There was an error in this gadget

Tuesday, September 25, 2012

A Reply To Bill Barnwell

As time goes on it does get tougher to defend Marty Hurney, and to be honest I don’t find myself well equipped to do so.  I’m largely ambivalent to Hurney – who’s served this team well at times, and whose decisions have cost the team at points.  

Barnwell was on record the day after the Giants debacle, which is the worst time to get your franchise evaluated.  Fair enough, that’s what you get for laying an egg, Carolina.  But, there’s a massive chasm between the idea that Hurney keeps this team from ever being successful – remember that while far too long ago now, 2003-2005 wasn’t anything to sleep on, and most would consider 2008 successful as well.  His/his team’s decisions aren’t always top notch, and success since 2008 has obviously been elusive.  But to suggest it’s impossible for the team to succeed under Marty Hurney is to suggest they haven’t had success – they have.  They haven’t had sustained success, but before this past week, most would suggest Carolina is nonetheless on the rise. 
Here are a couple quick points to consider:
*the team is 100% in accord on what to do on team matters.  I do believe that Hurney and Jerry Richardson had a plan for 2011 – Richardson himself laid out much of this plan based on both his words and Jordan Gross’ statements.  I don’t take it lightly, nor do I excuse Hurney, Richardson, or anyone else for overspending in 2011.   But Richardson definitely hated being called cheap, and he sent out some contracts as statements.   Regardless of whether you prefer to ‘blame’ JR, or Hurney, the end result is they both wanted to retain Charles Johnson, Deangelo Williams, and they wanted to do right by their other players. 
*They paid a premium on a free-for-all free agency that hurt them – a problem of circumstance because of the FA period, and a matter of pride that they weren’t going to let players get away.  They continue to make prideful statements of not allowing players to leave- that they wanted to stay. The lockout, and preparations for the lockout, kept them from making players like Jon Beason, Williams, Thomas Davis, Ryan Kalil paid at a high level earlier – 2009, 2010, when contracts would obviously have been cheaper. In retrospect, 2011 for most teams was cautious, not extravagant.  2012’s contracts have massively escalated from 2011’s, so at the very least, either the cap will have to go up or the entire league has it all wrong longterm.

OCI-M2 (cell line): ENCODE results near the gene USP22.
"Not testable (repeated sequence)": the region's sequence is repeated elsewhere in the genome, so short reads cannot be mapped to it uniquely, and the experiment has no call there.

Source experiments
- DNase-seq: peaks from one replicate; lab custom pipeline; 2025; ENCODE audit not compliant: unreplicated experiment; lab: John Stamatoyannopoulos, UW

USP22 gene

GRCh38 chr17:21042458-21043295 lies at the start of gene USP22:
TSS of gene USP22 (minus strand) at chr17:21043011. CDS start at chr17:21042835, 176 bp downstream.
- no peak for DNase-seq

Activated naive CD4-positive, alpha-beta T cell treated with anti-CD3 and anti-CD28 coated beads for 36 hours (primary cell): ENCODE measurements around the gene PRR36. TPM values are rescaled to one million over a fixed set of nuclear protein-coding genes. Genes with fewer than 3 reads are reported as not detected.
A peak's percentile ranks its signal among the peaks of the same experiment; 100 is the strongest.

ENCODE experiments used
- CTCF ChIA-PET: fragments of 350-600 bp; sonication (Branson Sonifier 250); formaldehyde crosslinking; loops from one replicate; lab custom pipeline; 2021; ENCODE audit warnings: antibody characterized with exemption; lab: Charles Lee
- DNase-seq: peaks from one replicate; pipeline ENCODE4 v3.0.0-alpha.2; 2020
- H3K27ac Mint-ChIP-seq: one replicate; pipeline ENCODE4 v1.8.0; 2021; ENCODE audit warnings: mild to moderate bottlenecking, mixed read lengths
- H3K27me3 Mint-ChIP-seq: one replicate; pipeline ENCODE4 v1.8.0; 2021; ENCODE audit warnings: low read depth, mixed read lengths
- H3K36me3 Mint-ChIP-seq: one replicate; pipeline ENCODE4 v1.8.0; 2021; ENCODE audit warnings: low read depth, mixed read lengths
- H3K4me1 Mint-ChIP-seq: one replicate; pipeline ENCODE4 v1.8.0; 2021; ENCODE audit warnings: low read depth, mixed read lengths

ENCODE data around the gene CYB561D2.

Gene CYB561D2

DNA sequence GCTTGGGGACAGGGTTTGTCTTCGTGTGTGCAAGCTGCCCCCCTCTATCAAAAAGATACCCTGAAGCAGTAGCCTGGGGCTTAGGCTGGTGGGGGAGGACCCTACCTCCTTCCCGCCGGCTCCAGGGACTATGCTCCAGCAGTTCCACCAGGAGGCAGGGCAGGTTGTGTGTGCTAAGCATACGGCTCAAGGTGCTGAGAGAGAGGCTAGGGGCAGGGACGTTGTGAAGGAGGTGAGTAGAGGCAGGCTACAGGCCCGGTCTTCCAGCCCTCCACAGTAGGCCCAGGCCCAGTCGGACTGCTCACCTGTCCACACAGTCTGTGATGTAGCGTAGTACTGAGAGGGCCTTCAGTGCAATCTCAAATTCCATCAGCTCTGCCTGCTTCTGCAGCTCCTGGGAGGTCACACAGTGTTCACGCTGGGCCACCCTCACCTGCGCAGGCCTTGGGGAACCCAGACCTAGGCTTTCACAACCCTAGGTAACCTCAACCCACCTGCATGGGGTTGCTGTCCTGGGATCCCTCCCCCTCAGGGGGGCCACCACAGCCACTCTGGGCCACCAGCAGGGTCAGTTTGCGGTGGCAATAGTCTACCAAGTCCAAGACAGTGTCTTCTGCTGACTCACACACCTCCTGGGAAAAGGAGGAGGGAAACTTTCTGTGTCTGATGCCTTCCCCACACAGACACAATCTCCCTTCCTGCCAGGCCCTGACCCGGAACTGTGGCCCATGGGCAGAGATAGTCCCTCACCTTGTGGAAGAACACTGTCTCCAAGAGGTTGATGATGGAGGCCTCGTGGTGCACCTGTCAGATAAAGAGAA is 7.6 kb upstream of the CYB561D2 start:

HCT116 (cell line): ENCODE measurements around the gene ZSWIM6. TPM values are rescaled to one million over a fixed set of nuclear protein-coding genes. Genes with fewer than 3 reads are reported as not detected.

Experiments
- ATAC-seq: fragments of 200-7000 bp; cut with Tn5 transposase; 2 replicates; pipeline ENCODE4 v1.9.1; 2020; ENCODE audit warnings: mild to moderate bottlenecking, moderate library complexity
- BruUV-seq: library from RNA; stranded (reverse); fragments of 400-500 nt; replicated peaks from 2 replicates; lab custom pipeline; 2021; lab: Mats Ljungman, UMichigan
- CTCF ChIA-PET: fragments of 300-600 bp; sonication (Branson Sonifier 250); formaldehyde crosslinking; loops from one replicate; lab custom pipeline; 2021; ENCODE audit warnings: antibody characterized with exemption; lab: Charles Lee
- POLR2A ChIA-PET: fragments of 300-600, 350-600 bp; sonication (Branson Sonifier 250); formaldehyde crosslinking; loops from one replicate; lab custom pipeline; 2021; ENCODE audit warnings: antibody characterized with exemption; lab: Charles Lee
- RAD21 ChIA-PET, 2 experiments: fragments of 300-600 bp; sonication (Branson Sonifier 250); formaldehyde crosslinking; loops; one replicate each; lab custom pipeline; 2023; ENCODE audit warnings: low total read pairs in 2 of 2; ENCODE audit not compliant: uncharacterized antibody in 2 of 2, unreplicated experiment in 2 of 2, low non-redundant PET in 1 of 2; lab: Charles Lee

*I will wholeheartedly agree that some of the contracts, like Davis’, were negotiated against no one.  To keep Davis was 100% correct, if sentimental. Did he need that much guaranteed, or in total salary? No.   They overpaid.  Many of the other high contracts were based on franchise level amounts, even when not negotiated against.  Could they have just tried to match or slightly beat the other best offer?  Maybe.  For that, you have to be willing to let the guy go, and Carolina was a lot more highly invested in keeping their own than other teams were.
*It was vital to keep Charles Johnson.  This might be sentimental on my part, too – the team wanted to keep Julius Peppers and couldn’t, and while Johnson isn’t Peppers, he was still a top rusher. If it were me, in a vacuum where no one worries about perception, I’d have had a hard time keeping Williams at that money.  I’d have been more bullish, waited for the market to set the price a bit more, since Williams could be lost.  It’s nice to keep him, but having Jonathan Stewart, acquiring a midlevel backup is just fine and certainly more fiscally smart.   To work with that, a new player on defense at that same price range – or two at $5 million per season each – would be a wiser use of that money.  I won’t argue that with Johnson, who when healthy has been very valuable – and five mediocre ends isn’t the same as one very good one.
*The ideal of a teamwork decision is critical to their process – which is why Richardson has a legitimate say, why Rivera has a say.  Why Don Gregory has a say and before him, Tony Softli and Jack Bushofsky had their say. It’s why 2009 and 2010 were so disjointed – John Fox started to have less say as it was clear he was being moved out.  Again, in part because of the lockout and the issues that were coming up.   If the argument is that Hurney needs a strong head coach?  Possibly.  Of course, every team wants a good, able head coach, and the team philosophy is to work together, not for Hurney to lord over a coach or his scouts. 
Where I lay a lot more blame is Hurney’s track record on “need” positions – CB and DT have both been more or less neglected over the last four years, and the more invested of the two – DT – has so far seen no better out of the 3rd rounders put into it than the waiver wire and undrafted counterparts.
The bottom line?  The entities running this team do get sentimental.  It’s to their detriment.  That, plus the lockout that Richardson more or less led, hurt his own team coming into it, and going out of it because of the contract situations they had to deal with.   I don’t ‘fault’ Hurney or Richardson exclusively, or Rivera – who entered into the job knowing the blueprint.  They have an approach as a team, and as a team, they’re average.  It will take a more catastrophic event than failure to shake up this team – and I think this fanbase owes its team more than to wait for the inevitable with Jerry Richardson.  As owners go, he’s not bad.  And not unlike with Hurney, Rivera, or the departed John Fox, there’s room for improvement, but it could be worse.  I think in the end there’s just an overstatement of how good this franchise is, or should be.
Post a Comment